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Five Financial Mistakes of a Common Man

18 June, 2021

To really be honest, we all make errors. What matters most, though, is how we benefit from them. However, a few typical blunders can have a lengthy influence on your fiscal viability and even become a roadblock on your path to prosperity and independence.

To put it another way, these are errors you just cannot expect to pay! Prior understanding of these blunders might be quite beneficial in preventing them. I've compiled a list of a handful of these blunders in order to safeguard your funds from the consequences.

1. Disseminating sensitive financial information

Did you know that under banking regulations, even couples are not permitted to use each other's debit or credit cards to withdraw money from ATMs or shops? Per the news sources, a bank offered to pay money to a lady client a few years ago, claiming that an ATM card is non-transferable. The woman's husband attempted to use her atm card at an ATM, but the transaction failed to owe to a technical error.

The point is that you should never reveal your online banking information, passwords, ATM pins, debit/credit card information, or any personal information with anybody. You should also maintain these instruments and access information in a secure location. Therefore, you should keep information about your savings, e-wallet, UPI, and other financial transactions private and secure. Any sloppiness here might result in misappropriation and huge losses.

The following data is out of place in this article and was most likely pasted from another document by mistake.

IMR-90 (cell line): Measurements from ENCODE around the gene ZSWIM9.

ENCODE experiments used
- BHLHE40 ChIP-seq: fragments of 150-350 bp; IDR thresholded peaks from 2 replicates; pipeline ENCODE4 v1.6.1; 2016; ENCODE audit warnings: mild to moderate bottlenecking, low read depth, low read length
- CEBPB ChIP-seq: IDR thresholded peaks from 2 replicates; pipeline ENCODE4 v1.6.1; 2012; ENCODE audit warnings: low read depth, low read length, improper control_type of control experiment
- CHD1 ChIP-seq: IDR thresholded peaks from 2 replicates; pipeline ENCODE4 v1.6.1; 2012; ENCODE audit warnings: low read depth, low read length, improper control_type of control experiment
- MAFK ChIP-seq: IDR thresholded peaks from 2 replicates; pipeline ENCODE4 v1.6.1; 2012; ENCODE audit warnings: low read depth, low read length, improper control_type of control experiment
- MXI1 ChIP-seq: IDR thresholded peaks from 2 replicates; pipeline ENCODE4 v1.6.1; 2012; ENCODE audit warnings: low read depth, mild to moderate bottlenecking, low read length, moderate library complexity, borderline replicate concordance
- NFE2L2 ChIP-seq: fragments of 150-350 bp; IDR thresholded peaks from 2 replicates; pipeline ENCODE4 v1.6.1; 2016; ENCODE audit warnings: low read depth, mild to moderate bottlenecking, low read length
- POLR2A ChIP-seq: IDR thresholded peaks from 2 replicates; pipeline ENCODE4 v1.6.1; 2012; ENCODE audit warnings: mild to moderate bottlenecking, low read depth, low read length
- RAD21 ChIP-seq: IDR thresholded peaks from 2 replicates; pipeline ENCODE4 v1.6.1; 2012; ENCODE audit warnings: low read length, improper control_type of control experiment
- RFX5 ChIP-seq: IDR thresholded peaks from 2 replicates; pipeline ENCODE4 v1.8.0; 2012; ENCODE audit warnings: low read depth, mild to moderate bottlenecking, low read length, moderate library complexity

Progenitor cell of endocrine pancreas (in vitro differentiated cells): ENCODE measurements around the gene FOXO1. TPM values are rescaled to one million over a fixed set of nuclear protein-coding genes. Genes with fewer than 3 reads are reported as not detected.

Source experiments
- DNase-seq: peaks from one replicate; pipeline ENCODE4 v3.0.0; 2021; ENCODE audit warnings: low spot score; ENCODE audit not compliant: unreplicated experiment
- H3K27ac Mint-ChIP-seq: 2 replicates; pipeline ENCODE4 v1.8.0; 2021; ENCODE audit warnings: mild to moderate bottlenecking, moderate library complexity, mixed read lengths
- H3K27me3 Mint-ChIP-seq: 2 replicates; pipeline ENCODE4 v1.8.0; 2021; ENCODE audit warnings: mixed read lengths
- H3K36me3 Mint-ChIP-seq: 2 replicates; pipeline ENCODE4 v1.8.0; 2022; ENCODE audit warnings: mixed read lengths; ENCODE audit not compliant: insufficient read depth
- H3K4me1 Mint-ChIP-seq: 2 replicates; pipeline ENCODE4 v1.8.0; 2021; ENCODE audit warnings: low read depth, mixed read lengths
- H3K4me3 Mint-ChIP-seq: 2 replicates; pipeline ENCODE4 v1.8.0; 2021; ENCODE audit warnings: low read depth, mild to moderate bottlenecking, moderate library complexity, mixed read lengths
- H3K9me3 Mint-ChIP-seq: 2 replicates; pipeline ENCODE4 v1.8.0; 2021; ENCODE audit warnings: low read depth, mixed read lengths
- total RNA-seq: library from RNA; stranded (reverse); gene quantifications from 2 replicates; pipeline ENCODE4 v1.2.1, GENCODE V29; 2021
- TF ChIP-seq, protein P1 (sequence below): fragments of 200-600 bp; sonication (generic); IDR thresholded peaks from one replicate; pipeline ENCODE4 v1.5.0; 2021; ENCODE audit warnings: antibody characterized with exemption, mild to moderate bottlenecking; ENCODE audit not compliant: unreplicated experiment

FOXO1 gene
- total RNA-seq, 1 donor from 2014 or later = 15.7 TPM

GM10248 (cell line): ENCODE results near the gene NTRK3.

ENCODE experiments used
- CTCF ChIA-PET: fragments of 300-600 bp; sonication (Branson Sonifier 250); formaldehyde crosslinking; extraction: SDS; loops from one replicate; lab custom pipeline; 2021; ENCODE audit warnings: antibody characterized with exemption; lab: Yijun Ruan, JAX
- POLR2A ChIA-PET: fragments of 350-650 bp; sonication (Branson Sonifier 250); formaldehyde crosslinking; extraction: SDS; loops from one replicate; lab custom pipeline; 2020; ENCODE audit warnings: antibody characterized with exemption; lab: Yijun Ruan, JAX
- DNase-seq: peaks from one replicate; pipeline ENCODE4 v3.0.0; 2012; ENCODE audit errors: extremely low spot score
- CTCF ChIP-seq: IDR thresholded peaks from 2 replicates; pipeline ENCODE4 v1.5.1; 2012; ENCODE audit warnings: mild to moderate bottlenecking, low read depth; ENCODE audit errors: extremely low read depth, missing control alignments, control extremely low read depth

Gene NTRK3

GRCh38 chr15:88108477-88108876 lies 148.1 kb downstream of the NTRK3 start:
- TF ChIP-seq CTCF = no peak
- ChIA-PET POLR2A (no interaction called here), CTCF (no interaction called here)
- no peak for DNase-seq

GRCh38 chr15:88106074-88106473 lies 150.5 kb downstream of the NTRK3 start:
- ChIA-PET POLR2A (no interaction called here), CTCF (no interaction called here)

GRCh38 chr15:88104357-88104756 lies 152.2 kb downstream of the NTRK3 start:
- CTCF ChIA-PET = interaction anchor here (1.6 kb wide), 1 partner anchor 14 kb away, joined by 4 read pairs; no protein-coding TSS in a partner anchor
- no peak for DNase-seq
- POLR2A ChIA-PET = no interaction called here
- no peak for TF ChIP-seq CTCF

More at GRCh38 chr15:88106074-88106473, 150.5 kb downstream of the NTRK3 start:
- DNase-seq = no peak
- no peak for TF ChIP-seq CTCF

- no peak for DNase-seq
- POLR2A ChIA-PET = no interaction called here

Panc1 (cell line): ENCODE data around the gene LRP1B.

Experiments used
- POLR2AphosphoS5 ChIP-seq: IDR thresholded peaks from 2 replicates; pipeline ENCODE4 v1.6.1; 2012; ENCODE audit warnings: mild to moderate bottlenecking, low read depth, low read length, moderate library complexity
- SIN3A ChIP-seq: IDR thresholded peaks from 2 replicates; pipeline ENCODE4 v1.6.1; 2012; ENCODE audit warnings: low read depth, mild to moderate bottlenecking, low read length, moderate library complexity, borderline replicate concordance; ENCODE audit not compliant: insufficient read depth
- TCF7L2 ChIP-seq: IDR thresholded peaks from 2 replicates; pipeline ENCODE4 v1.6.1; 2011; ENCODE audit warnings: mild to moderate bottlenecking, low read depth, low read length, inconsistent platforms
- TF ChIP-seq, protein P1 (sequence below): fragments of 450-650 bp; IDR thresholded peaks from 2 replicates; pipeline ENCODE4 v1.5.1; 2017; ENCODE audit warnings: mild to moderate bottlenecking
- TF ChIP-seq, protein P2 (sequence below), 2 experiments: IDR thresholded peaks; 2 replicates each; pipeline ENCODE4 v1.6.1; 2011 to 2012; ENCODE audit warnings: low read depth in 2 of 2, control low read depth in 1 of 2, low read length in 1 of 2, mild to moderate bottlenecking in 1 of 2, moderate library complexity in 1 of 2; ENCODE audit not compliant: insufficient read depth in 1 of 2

2. Investing without taking inflation into account

Whenever you invest in your financial goals, one of the main aims is to create wealth via trading in forex, crypto, stocks and other forms. A negative growth return rate occurs when the rate of inflation is greater than the rate of return on your investment. Assume that the current bank fixed deposit rate is 5.20 per cent per year and that inflation is 5.50 per cent. It signifies that your wealth is deteriorating at a pace of 0.30 per cent per year since expenses are higher than your return on investment. Investors are increasingly ignoring inflation and focusing only on the monetary return on investment. However, if you want to build wealth over time, you should concentrate on achieving a greater actual return on the investment.

3. A lack of a sufficient contingency fund

A backup fund is a fund that may be used to cover vital costs in the event of a financial calamity, such as the Covid-19 outbreak. Thousands of individuals lost their employment or suffered a big drop in company income as a result of last year's pandemic-induced lockdowns. Those with a reserve fund in place, on the other hand, had it easier than those with an insufficient emergency reserve.

4. Failure to pay credit card bills on time

Credit cards may help you save money by maximising the value of your card purchases, as long as you use them wisely and properly. Many people, however, continue to make the error of irresponsibly using their credit cards and failing to pay their bills on time. Holders of credit cards often get an interest-free term of up to 55 days, after which they must pay interest. As a result, these payments can quickly pile up and become unsustainable, harming your credit rating in the process.

5. Skipping the purchase of coverage

Many consumers consider insurance expenditures to be superfluous expenditure and hence deprioritise them. Nevertheless, appropriate insurance coverage is a must to protect your assets (and those of your family) from the effects of unplanned calamities. For instance, when you or a family member has to be hospitalised, the medical expenditures might potentially devastate your personal wealth if you don't have healthcare coverage.


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